Program Summary

This four-week seminar will explore the history and culture of Senegal, a country known for its vibrant cultural traditions. The intensive experience offered by this program will give participants a solid practical knowledge of Senegalese culture, including a familiarity with the country’s history, religion, politics, educational systems, and art forms such as music, dance, film and literature. 

Senegal has a diverse cultural and political history and today represents a successful post-colonial democracy in Francophone West Africa.  Participants will be exposed to differences in secular, Islamic, and non-formalized education in Senegal and will have the opportunity to learn about the educational history and culture of this country from the perspective of Senegalese educators who themselves are of diverse ethnic and cultural origins.  Although French is the official language of Senegal, participants will be exposed to Wolof – the most widely spoken – and other languages of the country.  Additionally, the seminar will delve into the vibrant art, music, dance, film and literature that is central to this West African country, learning directly from experts and practitioners in these fields.  Some of these art forms (such as oral history and drumming) are learned not through a formalized education system but rather through oral tradition, which continues to be an important mode of transmitting knowledge from one generation to the next, a tradition which will be explored as well.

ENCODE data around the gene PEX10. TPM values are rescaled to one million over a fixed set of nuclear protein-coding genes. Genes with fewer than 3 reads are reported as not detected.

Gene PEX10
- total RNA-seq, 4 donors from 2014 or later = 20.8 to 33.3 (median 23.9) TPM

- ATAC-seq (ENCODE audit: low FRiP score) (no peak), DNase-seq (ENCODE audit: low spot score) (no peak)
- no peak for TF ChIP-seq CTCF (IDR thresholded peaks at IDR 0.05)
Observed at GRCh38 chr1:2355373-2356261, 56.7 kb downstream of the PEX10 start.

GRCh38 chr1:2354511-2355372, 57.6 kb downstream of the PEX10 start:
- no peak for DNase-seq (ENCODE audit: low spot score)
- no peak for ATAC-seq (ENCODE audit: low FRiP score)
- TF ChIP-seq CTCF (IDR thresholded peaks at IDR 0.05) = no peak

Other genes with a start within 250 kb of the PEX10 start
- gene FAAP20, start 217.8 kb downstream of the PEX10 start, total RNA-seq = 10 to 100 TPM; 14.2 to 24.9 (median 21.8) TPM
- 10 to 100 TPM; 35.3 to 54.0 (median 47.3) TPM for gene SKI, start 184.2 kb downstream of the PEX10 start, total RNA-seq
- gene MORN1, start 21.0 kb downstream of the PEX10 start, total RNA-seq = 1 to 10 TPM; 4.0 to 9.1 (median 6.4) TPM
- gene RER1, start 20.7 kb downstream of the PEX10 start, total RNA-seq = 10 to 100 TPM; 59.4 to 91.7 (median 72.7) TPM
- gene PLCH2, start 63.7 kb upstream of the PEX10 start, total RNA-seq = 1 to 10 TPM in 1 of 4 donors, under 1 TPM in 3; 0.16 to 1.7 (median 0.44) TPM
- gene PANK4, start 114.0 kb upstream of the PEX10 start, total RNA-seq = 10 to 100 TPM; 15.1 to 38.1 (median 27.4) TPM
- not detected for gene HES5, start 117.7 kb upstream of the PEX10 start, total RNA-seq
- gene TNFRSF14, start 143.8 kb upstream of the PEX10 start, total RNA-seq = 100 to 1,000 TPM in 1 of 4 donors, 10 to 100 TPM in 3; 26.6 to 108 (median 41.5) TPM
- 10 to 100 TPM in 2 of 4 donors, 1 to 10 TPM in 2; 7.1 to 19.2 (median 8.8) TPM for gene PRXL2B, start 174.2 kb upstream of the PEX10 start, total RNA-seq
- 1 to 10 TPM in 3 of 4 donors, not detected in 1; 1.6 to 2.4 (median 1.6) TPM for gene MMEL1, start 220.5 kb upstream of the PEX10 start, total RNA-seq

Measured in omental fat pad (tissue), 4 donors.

Participants will deepen their knowledge of Senegalese history and culture through a series of interactive lectures, field trips, readings and discussions.  During the course of the four weeks, participants will be based in the capital city Dakar, hosted by the West African Research Center.  They will also travel to key sites in Senegal including Gorée Island; the holy cities of Touba and Tivaouane; Saint Louis, the former capital of French West Africa; and Kaolack in the Saloum region.  Travel will include visits to Quranic schools, secular schools, universities, and NGOs focused on improving children’s educational opportunities.  There will also be interactive workshops in drumming and dance, with participants learning through oral tradition.  The first-hand experience gained from this program will be immediately applicable in the classroom and in building curricula, especially to those teaching subjects in Social Studies, Arts and Music, and Language Arts.  Having completed the program, participants will be able to share with their students and colleagues a deeper understanding of this West African country and its relevance to world events.

This program is for 16 secondary teachers and administrators selected by Fulbright Hays. A three day orientation in Boston (at Boston University) will precede the in-country program.

Published on June 17, 2010 at 1:00 pm  Leave a Comment  

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